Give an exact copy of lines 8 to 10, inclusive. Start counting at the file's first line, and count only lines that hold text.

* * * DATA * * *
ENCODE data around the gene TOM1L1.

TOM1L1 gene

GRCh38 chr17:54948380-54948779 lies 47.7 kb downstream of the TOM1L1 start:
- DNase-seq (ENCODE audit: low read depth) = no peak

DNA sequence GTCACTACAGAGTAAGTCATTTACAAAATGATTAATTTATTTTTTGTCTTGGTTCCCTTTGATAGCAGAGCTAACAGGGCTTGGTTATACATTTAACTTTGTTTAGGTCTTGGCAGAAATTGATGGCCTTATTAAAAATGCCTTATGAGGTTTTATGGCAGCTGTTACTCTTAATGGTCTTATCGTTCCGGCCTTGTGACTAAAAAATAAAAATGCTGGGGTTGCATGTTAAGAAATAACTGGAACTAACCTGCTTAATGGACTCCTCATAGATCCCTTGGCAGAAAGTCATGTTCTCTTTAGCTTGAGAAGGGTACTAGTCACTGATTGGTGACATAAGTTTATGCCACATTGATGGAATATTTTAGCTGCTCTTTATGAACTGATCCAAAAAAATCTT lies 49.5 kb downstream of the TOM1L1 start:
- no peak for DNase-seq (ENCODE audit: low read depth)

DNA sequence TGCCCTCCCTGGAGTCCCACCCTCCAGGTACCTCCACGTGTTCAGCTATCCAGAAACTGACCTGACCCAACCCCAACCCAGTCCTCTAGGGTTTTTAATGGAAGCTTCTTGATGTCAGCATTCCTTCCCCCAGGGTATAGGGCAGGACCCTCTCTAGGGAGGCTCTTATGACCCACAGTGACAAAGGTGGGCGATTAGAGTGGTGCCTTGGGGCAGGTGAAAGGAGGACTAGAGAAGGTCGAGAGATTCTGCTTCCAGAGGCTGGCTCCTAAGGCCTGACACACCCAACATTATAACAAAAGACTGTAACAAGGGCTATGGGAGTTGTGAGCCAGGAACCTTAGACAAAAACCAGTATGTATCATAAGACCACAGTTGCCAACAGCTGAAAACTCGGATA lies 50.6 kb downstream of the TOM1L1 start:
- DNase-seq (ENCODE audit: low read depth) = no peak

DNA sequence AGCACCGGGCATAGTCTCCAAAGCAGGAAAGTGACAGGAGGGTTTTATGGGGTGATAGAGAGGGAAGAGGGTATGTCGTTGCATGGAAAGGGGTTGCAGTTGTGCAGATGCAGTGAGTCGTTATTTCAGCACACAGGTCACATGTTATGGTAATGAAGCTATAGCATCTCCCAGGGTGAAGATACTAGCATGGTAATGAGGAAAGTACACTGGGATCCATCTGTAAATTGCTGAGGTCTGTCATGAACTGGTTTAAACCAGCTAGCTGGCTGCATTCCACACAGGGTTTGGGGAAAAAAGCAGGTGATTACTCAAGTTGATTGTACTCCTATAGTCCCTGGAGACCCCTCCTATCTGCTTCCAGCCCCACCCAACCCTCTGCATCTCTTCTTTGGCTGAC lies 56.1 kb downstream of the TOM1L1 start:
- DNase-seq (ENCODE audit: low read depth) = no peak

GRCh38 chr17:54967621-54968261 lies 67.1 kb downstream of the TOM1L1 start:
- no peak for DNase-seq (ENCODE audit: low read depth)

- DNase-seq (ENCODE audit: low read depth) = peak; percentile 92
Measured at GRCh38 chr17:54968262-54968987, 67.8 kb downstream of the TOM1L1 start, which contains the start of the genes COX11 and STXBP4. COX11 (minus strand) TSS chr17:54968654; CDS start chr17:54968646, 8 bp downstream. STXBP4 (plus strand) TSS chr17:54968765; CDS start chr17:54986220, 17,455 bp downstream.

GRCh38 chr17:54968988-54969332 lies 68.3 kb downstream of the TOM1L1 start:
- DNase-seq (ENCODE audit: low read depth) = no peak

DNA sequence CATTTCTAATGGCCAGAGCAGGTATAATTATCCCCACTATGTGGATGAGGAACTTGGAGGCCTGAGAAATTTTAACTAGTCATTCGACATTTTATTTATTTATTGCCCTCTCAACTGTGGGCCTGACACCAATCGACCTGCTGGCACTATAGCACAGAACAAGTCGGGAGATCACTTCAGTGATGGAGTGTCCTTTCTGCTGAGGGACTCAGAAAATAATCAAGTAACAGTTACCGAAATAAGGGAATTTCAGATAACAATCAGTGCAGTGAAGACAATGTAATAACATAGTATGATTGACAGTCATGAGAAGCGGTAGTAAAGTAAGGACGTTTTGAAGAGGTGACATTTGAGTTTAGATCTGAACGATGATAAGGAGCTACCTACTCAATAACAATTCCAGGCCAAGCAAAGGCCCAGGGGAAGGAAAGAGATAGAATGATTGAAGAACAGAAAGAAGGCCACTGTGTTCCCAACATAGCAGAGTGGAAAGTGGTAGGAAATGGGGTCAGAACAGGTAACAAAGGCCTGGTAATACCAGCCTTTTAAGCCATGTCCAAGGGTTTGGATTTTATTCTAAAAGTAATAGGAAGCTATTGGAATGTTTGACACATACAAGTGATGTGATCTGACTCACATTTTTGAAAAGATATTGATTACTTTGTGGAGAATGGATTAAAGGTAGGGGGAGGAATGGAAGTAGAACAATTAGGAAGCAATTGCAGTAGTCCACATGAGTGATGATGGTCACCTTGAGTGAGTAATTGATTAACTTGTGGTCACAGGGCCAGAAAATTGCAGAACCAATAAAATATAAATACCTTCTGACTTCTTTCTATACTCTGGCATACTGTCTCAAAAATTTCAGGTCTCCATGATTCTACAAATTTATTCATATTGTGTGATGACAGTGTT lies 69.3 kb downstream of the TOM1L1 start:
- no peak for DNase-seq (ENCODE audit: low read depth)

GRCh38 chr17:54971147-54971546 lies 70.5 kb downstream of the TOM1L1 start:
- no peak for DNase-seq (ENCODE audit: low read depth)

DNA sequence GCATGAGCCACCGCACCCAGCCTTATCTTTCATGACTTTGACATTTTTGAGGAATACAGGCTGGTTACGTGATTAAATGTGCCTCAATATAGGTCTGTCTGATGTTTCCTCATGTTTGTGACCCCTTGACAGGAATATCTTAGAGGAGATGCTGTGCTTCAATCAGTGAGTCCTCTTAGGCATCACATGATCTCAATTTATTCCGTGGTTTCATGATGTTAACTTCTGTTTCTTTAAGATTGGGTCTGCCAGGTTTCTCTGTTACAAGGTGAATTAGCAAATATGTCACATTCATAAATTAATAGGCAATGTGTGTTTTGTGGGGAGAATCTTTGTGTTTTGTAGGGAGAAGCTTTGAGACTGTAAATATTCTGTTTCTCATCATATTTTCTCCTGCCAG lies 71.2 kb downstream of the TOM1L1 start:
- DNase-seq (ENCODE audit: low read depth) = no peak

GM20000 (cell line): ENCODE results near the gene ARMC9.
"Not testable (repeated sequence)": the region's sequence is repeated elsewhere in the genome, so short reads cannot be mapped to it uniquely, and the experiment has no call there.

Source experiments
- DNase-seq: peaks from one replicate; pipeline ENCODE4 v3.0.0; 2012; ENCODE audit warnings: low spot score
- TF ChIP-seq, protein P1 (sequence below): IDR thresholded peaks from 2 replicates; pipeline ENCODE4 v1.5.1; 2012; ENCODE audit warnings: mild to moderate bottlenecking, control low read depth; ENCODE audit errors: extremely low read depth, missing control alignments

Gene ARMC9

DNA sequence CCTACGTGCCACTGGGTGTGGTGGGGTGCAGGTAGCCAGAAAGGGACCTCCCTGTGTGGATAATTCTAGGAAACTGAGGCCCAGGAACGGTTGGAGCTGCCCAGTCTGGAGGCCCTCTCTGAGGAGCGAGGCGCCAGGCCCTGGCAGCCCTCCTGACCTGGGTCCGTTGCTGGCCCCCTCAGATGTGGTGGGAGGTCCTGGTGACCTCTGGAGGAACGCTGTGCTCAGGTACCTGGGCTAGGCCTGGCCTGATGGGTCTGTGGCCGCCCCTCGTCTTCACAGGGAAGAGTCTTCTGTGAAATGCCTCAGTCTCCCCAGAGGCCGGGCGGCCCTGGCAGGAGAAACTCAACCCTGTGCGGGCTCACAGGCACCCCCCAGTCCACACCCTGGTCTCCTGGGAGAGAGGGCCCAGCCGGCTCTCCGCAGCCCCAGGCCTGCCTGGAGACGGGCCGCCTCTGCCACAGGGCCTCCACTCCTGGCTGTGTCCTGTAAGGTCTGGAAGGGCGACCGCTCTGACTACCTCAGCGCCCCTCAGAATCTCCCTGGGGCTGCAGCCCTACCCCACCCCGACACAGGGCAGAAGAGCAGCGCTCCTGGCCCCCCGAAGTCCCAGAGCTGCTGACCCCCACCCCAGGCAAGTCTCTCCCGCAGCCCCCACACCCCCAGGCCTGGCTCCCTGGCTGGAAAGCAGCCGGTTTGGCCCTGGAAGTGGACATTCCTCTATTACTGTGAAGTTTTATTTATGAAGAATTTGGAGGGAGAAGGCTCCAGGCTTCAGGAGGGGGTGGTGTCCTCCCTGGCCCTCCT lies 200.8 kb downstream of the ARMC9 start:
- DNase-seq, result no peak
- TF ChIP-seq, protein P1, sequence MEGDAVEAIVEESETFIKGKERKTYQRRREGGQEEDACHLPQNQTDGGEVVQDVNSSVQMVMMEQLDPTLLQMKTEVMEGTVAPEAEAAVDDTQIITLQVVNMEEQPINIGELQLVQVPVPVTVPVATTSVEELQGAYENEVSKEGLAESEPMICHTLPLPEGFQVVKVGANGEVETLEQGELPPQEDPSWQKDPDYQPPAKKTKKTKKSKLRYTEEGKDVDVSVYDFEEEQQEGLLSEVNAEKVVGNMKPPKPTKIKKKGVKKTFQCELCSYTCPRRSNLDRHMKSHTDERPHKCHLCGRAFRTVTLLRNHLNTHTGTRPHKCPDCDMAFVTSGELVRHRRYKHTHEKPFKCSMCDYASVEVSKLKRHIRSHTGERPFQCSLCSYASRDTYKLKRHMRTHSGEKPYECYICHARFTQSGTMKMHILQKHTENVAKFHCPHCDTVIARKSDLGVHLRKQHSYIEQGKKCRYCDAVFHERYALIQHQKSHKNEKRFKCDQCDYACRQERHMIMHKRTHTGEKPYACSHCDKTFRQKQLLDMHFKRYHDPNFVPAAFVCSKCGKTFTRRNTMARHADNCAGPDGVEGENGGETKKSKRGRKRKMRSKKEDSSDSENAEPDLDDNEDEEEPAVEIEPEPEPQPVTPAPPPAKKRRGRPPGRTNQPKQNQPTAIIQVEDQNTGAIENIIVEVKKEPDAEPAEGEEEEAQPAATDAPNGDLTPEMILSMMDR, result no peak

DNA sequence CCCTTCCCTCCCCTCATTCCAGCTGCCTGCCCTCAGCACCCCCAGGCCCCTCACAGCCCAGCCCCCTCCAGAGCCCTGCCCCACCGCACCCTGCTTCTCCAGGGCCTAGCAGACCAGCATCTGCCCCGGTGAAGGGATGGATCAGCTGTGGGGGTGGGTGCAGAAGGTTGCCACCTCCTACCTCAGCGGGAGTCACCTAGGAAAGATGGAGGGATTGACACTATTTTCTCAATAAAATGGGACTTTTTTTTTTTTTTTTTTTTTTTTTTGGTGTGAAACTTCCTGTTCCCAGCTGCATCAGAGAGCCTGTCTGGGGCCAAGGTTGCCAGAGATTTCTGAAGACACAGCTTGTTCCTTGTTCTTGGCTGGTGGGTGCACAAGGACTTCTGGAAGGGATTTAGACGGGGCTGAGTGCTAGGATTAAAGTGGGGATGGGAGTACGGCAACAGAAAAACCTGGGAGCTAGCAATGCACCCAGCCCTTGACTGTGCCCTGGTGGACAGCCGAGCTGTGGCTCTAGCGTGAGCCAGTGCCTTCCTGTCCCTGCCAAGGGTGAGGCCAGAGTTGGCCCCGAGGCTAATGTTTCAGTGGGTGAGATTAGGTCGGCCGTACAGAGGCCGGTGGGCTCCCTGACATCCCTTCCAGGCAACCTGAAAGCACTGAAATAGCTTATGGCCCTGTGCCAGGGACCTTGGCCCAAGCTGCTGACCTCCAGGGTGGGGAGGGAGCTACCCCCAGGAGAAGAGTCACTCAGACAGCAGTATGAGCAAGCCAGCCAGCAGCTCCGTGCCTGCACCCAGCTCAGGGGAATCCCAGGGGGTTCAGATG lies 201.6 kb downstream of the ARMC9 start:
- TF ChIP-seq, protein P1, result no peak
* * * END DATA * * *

- DNase-seq (ENCODE audit: low read depth) = no peak

DNA sequence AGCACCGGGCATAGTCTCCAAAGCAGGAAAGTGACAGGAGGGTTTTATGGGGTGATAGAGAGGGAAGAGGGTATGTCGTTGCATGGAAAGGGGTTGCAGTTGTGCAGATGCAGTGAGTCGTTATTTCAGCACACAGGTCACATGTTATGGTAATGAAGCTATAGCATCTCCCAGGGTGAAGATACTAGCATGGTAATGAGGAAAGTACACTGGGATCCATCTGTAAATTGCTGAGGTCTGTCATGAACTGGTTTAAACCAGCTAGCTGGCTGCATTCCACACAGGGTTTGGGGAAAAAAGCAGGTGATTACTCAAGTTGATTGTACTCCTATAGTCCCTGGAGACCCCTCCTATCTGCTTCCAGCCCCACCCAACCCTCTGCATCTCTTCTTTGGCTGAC lies 56.1 kb downstream of the TOM1L1 start:
- DNase-seq (ENCODE audit: low read depth) = no peak